[From FPA Retreat 2010, our on-the-ground reporter highlights one of Saturday’s sessions.]
Among phobias, it’s at the top of the list after public speaking: facing death. And culturally speaking, it’s not just our own deaths we’re afraid of facing—we struggle to face death and grieving in almost anyone we know. But financial planners need to be prepared to help their clients face practical realities in the face of death, and Amy Florian, an expert on issues of grieving who frequently works with financial planners, helping to build their communication about these skills, described scenarios for how to work with clients who are facing a terminal diagnosis.
Florian covered a wealth of information in her session, from the four things every dying and/or grieving person needs to experience and express to move healthfully through the experience (appreciation, forgiveness, love and closure) through how to set the proper environment for the difficult meetings that follow a terminal diagnosis. But one of the things that seemed especially helpful was that she broke people into two categories: intuitives and instrumentals. In terms of how they process things, intuitives tend to speak the language of emotions, while instrumentals speak the language of action. One of the most important things to do is to determine your client’s style and your own, and to speak to them in the language with which they’re most comfortable. If you speak to an intuitive in the language of action, for example, by talking about estate and healthcare planning, they won’t feel heard or understand, and will leave the engagement frustrated, without having been able to concentrate on or process technical details while overwhelmed by feelings. Similarly, if you speak the language of feelings to an instrumental person, they feel pushed to discuss things they prefer not to discuss, and tend to shut down and want to deal with someone who can help them process the practical realities of their situations.
There are numerous ways to connect with both types of people, which is important, because each member of a couple can have contrasting styles and both of them need to feel heard. Florian made several practical suggestions:
- Set aside plenty of time, especially for the first meeting after the diagnosis, and be ready to spend a majority of the time on nonfinancial issues, especially if you and/or your clients are intuitive.
- Open the door (conversationally) and let the client decide whether to walk through it or not. Mention feelings, but if a client doesn’t want to discuss them, don’t push them. Similarly, if you mention some tactical matters related to financial planning in the wake of a diagnosis and a client isn’t ready to discuss practical realities, be patient and schedule follow up meetings. When they’re ready, they’ll remember that they can talk to you.
- Make an environment conducive toward their needs. If you’re meeting with a couple, be sure that their chairs are side by side and close to one another. Couples tend to lean on each other in the wake of devastating news, and making it comfortable to be near one another is a way to make them immediately more comfortable. Make tissues easily accessible to them, have beverages and possibly even some comforting snacks (chocolate or pretzels were suggested) available in case clients need a moment. Clients may be distracted, so have materials available if you need them—pens, paper, copies of documents you’re planning to discuss.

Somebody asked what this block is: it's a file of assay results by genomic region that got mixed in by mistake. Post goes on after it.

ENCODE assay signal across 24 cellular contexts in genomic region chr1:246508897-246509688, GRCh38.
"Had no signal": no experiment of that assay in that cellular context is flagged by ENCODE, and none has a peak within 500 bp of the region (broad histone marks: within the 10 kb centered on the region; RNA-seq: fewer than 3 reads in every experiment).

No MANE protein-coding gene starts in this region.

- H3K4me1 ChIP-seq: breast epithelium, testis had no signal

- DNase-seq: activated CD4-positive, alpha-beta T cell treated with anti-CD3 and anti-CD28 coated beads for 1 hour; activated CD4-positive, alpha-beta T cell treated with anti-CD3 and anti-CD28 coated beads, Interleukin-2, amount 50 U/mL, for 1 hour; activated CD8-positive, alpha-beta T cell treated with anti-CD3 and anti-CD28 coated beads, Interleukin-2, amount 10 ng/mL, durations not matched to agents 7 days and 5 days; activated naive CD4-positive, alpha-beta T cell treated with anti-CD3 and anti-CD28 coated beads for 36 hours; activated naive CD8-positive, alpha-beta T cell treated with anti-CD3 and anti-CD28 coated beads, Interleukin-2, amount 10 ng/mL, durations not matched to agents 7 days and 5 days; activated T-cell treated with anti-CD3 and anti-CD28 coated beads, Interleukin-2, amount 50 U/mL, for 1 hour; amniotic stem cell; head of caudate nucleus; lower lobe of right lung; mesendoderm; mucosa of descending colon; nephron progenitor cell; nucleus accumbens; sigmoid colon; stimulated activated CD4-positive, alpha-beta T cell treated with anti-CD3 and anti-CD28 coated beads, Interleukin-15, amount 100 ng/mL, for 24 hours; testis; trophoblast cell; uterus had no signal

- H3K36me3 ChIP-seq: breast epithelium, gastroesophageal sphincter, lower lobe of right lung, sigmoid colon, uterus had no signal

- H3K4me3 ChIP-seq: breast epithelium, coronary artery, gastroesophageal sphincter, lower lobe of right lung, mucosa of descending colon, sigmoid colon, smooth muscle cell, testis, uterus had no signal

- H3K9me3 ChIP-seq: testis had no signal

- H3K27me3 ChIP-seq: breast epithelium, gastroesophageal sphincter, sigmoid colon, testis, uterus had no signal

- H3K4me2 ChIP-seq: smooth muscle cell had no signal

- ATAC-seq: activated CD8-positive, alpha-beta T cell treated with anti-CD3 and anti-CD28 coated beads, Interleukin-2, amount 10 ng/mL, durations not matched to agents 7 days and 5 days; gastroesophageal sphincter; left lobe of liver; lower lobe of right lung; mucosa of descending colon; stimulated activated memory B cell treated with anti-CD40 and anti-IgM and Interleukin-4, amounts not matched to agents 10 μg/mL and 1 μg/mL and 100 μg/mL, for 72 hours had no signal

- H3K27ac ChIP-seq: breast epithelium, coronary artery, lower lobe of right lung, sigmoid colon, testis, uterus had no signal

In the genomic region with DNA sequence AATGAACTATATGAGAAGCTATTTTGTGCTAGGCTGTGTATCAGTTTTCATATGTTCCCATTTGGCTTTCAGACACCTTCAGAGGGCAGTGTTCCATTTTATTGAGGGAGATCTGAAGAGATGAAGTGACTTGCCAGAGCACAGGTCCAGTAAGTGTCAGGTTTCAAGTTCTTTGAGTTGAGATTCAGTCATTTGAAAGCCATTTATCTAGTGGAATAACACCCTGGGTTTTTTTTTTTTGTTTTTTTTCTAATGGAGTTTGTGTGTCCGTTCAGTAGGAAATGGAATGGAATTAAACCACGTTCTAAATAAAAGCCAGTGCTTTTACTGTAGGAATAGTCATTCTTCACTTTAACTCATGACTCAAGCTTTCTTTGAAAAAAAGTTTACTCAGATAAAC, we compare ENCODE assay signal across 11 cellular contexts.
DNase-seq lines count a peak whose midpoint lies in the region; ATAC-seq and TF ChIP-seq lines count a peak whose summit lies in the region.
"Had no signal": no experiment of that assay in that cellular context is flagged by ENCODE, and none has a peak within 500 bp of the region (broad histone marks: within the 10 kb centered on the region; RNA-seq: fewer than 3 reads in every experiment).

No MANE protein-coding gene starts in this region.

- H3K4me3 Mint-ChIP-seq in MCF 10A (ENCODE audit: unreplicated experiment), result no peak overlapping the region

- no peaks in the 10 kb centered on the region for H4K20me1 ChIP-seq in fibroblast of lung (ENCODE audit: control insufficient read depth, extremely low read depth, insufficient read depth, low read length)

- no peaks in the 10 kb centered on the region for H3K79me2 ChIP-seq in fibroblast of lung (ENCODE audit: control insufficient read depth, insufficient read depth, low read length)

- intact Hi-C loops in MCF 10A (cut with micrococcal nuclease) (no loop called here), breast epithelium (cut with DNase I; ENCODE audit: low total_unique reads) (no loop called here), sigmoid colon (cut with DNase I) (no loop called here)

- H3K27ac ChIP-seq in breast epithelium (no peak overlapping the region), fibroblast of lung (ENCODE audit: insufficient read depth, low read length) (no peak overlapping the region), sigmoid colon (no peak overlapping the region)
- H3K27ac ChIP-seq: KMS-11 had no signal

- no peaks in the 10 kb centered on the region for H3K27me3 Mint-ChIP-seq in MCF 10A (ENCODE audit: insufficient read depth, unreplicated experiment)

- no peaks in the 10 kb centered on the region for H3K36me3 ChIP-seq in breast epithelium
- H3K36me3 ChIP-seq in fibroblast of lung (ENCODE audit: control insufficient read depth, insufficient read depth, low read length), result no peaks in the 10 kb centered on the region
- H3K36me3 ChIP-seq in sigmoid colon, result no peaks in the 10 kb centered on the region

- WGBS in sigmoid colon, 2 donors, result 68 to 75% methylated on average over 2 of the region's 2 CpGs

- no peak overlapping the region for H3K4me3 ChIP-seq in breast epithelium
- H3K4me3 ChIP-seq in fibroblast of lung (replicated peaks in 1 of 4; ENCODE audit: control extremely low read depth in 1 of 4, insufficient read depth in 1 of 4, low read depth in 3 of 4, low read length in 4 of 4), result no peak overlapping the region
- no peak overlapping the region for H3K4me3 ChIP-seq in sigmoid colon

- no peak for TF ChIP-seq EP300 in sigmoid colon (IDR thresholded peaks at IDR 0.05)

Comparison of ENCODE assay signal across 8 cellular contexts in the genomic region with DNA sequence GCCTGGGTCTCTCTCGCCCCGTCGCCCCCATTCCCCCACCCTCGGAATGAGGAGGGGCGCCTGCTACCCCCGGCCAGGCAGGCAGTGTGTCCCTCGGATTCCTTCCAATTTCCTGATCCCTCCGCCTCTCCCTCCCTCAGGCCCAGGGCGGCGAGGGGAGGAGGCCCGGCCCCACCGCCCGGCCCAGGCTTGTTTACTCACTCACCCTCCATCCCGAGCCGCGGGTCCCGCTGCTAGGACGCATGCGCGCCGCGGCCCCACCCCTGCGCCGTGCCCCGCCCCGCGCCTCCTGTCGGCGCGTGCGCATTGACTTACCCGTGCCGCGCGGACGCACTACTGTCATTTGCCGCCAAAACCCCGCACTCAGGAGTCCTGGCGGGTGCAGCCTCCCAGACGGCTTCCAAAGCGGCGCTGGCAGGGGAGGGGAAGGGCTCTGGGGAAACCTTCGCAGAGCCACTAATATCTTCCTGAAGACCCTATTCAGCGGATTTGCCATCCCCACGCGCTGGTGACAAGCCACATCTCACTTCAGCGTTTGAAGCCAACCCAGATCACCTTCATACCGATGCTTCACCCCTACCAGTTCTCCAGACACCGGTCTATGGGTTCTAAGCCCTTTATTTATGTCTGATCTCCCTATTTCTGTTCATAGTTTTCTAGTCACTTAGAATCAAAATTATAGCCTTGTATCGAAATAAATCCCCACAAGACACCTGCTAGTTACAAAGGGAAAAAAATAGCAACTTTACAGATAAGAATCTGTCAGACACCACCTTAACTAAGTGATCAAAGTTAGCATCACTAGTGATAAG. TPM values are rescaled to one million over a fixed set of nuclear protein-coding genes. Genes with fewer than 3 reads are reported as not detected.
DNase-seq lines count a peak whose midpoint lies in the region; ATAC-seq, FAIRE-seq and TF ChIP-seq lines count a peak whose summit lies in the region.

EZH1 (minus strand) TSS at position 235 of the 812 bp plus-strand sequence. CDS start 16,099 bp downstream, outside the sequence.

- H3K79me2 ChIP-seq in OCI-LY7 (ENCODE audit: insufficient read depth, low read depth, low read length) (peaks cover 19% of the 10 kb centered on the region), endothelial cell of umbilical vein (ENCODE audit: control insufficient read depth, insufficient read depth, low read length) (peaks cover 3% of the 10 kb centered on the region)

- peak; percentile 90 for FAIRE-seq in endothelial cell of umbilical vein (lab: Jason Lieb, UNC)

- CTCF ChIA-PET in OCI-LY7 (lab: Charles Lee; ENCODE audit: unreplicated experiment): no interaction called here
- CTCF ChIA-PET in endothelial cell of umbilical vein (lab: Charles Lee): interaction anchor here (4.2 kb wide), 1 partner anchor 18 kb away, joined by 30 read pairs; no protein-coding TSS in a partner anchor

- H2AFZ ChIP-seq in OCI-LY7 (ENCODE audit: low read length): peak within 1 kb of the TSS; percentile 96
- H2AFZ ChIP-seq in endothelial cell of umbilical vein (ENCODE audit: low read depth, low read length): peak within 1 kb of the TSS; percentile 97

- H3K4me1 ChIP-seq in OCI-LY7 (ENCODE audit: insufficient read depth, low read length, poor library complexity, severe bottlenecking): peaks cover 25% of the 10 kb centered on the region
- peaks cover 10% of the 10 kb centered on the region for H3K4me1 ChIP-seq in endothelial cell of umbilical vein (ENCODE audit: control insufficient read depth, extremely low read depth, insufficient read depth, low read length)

- Have distractions available. Instrumentals tend to want to do something with their hands when they’re overwhelmed. A Rubik’s cube, stress ball, or trinket they can fiddle with while they talk can help them to process what they’re thinking about. Similarly, have signs of life—pictures or plants can help ground clients in a time when they feel anything but grounded.
- Avoid saying, “You look good.” It’s a surprisingly common, and not at all helpful, reaction that makes people who are already self conscious feel like their appearance is of significant importance. Florian recommends asking specific and open-ended questions, like “How was your morning?” or “How are things different for you?” In addition, she explored the power in saying “There’s a lot we can do to help you live as fully as possible until you take your last breath,” in situations where people are telling them there’s nothing to be done. Some other conversation suggestions:
- Ask about their greatest concerns right now. They may share concerns that are not financial.
- Ask, “How are people treating you & how do you wish they would treat you differently?”
- If people begin griping, say “People are really human, aren’t they? They mean well, but they so don’t often do what we want.”
- Ask “Who is most supportive, what are they doing that is supportive?”
- Ask “What do you wish people knew about what you were going through?”
- Ask “What would you most like me to do for you/with you before we proceed?”
Florian suggested a number of helpful resources: a book called Final Gifts; a Web site for ethical will resources, www.ethicalwill.com; and a Web site for a very helpful conversation tool called www.agingwithdignity.com. Look for her columns in the Journal of Financial Planning.